The HOKR relative gain was calculated for each test (i.e., 10 tests total; the early and the late time tests of each of the four sessions on day 1, and tests on days 2 and 5), and the HOKR relative gain was averaged across all animals examined (n = 15 mice). Similarly, the PR0.25 in autofluorescence fluctuations were averaged across animals in 10 tests. The average HOKR relative gains were plotted against the average PR0.25 values and a strong correlation was found (Figure 7F; each data point represents an average score of n = 15 mice and 10 data points are shown for the 10 tests). In addition, it should be pointed out that a large variance was found both in the HOKR relative gain and the PR0.25 of the autofluorescence fluctuations across animals (X and Y error bars indicate S.D. in Figure 7F). Therefore, in individual animal recordings, the strong correlation between the HOKR relative gain and the PR0.25 of the autofluorescence fluctuations may not always be apparent. It is possible that the plasticity governing HOKR and vasomotion increases could be induced by a parallel process.

Correlations between HOKR and vasomotion across individual animals were searched. HOKR relative gain on day 5 normalized to that for the fourth training on day 1 was plotted against the PR0.25 of the autofluorescence fluctuations during the last 5 min of the fourth training session on day 1 (Figure 7G). Interestingly, a moderate but significant correlation between these parameters was found (n = 15 mice). This may suggest that the level of visually induced vasomotion contributes to the consolidation of HOKR performance in later days. These results imply a complex and intimate relationship between vasomotion and neuronal circuit plasticity, learning, and memory.

Discussion

We show that visually induced vasomotion can be frequency-locked to the visual stimulus and can be entrained with repeated trials. The initial drive for the vasomotion, or the sensory-evoked hyperemia, must be coming from the neuronal activity in the visual system. The visually induced vasomotion is likely triggered by activation of the neurovascular interaction (Kayser et al., 2004; van Veluw et al., 2020). Surprisingly, the entrained vasomotion was observed not only in the visual cortex but also widely throughout the surface of the brain and deep in the cerebellar flocculus. The global entrainment could be realized through separate mechanisms from the local neurovascular coupling. What is also unknown is where the plasticity occurs. The neuronal visual response in the primary visual cortex could potentially decrease with repeated visual stimulation presentation as the adaptive movement of the eye should decrease the retinal slip. With repeated training sessions, a more static projection of the presented image will likely be shown to the retina. Repeated visual stimulus may induce synaptic plasticity not in the visual system but at the neuronal projections from the retina to a central nucleus that controls a brain-wide vasomotion, such as in the autonomic nerve system (Korte et al., 2023). Instead, the neurovascular coupling could be enhanced with increased responsiveness of the vascules and vascular-to-vascular coupling could also be potentiated.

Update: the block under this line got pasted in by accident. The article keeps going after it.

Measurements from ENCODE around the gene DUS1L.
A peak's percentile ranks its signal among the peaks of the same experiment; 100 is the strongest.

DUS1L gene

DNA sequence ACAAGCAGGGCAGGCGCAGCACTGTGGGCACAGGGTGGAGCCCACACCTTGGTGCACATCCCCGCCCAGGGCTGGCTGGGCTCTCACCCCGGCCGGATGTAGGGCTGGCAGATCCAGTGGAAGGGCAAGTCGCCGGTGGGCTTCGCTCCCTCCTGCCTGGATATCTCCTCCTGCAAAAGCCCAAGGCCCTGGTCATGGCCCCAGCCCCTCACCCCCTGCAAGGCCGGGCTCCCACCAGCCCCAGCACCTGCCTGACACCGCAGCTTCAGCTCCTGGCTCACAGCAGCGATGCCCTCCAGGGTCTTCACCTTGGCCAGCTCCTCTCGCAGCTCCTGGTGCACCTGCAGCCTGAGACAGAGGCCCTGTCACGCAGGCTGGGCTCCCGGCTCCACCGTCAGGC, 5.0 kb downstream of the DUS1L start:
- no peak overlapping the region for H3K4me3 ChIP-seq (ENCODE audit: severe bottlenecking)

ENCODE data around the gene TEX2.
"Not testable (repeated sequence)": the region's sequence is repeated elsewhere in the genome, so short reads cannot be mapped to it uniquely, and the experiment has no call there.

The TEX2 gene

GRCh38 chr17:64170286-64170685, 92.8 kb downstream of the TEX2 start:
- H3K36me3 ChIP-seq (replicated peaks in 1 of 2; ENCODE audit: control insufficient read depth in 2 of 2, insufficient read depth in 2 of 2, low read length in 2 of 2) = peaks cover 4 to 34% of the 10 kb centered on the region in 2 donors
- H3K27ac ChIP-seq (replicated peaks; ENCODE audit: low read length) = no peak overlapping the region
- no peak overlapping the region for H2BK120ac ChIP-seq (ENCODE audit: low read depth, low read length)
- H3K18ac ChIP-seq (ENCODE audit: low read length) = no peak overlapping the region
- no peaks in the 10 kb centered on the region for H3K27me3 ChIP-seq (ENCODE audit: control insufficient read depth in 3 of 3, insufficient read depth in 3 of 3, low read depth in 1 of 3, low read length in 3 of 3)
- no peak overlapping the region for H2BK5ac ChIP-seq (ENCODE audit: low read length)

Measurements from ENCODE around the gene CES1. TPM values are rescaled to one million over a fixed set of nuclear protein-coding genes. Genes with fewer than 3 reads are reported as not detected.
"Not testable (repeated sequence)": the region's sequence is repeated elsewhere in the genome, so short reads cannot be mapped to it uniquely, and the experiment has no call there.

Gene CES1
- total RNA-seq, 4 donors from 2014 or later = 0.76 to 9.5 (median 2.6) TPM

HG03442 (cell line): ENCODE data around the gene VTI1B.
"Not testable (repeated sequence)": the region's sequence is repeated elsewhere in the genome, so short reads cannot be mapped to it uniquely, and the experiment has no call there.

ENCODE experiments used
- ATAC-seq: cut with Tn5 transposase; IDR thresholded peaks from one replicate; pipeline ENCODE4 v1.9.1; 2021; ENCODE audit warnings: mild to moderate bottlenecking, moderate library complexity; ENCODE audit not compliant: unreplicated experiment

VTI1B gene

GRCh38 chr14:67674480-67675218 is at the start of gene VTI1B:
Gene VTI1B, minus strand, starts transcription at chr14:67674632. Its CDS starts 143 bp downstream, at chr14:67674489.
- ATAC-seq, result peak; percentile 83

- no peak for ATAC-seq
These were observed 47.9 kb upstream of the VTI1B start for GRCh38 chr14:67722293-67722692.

We show that the fluorescence signal from the brain parenchyma follows the vasomotion because the blood vessels largely lack fluorescence signals within the filter band that we observe. This is described as ‘shadow imaging’. What was rather puzzling was that autofluorescence signals were phase-shifted in time. This suggests that these autofluorescence signals have an anti-phase ‘shadow imaging’ component and another component that is phase-shifted in time. Glucose and oxygen are likely to be abundantly delivered during the vasodilation phase compared to the vasoconstriction phase of vasomotion. These molecules will trigger cell metabolism and endogenous fluorescent molecules such as NADH, NADPH, and FAD may increase or decrease with a certain delay. These molecules are required for biochemical reactions to occur. Therefore, the concentration fluctuation of these metabolites could lag in time to the changes in the blood flow. It is also expected that these metabolites may fluctuate according to the neuronal activity that triggers visually induced vasomotion or functional hyperemia.

The stress in head restraint mice could well affect spontaneous vasomotion as well as visually induced vasomotion. Whether the experimentally induced increase in stress would interfere with the vasomotion or not could also be studied. With the TexasRed experiments, we observed that tail-vein injection stress appeared to interfere with the HOKR learning process. In the experiments presented in Figure 3, TexasRed was injected before session 1. Vasomotion entrainment likely progressed with session 2 and 3 training. Before session 4, TexasRed was injected again to visualize the vasomotion. The oscillatory vasomotion was clearly observed in session 4, indicating that the stress induced by tail-vein injection could not interfere with the generation of visually induced vasomotion.